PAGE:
Yoga is an exercise for our bodies and minds that encourages us to relax on all these levels as well. This reduces anxiety and stress while alleviating pain, promoting flexibility, and relieving tension 100% naturally.
Regular practice may help you release physical blocks like knotted muscles, emotional blocks like resentment, and mental blocks like stubbornness. Doing the poses and practising the breathing exercise will also promote the release of endorphins, mood-boosting feel-good hormones that can positively impact how you handle stressors large and small.
Practise These Poses
While yoga in its entirety is good for destressing, there are certain poses that work particularly well:
- Marjaryasana to Bitilasana, or Cat to Cow Pose
This pose works to connect your movements to your breath which will help you calm your mind and release stress. Use your breath to guide the length of each movement:
- Start in bharmanasana, or tabletop, position, ensuring that your wrists are under your shoulders and your knees are under your hips.
- Inhale, turning your gaze towards the ceiling and allowing your stomach to move towards your mat, arching your back. This is Cow, or bitilasana.
- Exhale, drawing your chin in towards your chest, bending your spine towards the ceiling for cat, or marjaryasana, pose.
- Keep flowing between these two positions for a minute.
- Balasana, or Child’s Pose
Child’s pose may help you turn your focus inward and restore your energy, both important practices for dealing with stress. It’s also a wonderful relaxant, both mentally and physically:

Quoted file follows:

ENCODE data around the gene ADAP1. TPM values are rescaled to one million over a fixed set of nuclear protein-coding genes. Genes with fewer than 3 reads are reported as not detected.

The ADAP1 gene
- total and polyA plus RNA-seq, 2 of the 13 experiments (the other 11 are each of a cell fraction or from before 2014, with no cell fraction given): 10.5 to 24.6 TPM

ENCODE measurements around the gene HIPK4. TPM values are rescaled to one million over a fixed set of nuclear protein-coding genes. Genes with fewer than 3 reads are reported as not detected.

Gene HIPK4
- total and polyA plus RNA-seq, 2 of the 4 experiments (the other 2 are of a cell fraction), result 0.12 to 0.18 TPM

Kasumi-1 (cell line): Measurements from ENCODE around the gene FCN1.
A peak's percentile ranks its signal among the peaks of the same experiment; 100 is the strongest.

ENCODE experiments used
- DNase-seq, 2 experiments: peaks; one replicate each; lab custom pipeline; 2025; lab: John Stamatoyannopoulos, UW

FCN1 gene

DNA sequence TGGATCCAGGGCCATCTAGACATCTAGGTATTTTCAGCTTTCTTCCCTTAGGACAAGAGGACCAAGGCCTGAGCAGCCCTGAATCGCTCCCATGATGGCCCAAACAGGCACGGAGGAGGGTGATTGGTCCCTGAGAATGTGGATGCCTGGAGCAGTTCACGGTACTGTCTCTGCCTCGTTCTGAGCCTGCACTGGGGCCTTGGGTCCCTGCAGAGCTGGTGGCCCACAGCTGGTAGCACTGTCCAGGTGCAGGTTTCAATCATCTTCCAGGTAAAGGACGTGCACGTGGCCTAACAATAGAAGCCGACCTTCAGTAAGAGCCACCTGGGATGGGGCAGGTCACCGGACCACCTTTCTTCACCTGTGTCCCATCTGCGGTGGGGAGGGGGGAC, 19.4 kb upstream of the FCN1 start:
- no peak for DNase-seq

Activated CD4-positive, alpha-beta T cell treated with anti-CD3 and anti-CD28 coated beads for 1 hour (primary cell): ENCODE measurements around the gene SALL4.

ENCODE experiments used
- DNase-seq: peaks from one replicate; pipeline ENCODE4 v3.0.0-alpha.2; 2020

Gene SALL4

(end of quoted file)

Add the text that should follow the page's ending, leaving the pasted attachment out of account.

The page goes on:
- Kneel, placing your knees together or keeping them slightly apart, sitting back on your knees.
- Hinge at your hips as you fold forward, coming to rest your forehead on your mat.
- Extend your arms out in front of you or take them back, placing them alongside your legs.
- Allow the torso to sink into the thighs while you breathe deeply and focus on relaxing your body.
- Hold this pose for five minutes.
- Viparita Karani, or Legs-Up-the-Wall Pose
Viparita Karani promotes deep relaxation as it boosts lymph flow and circulation:
- Sit facing the wall on the floor, with your body as close to it as you can manage.
- Lie back, placing your legs up against the wall with straight but not locked knees.
- Position your hips as close to the wall as you can.
- Place your arms alongside your body or put one hand on your stomach and the other over your heart.
- Hold this pose for 15 minutes.
Using Pranayama, or Yoga Breathing, for Stress
Pranayama teaches us how to relax as we regulate our breathing pattern and take deep lungfuls of air into our bodies. This reduces stress as it calms your body and mind and you may find that, once you practise regularly, the quality of your sleep improves. You can practise pranayama during yoga or when you need to relax throughout your day or night. The techniques are particularly useful when you’re experiencing taxing situations such as waiting for the results of your NBA betting activities or facing uncomfortable emotions.
The most popular pranayama include kapalabhati, breath of fire, nadi shodhana, or alternate nose breathing, simhasana, or lion’s breath, sitali breath, and ujjayi breathing.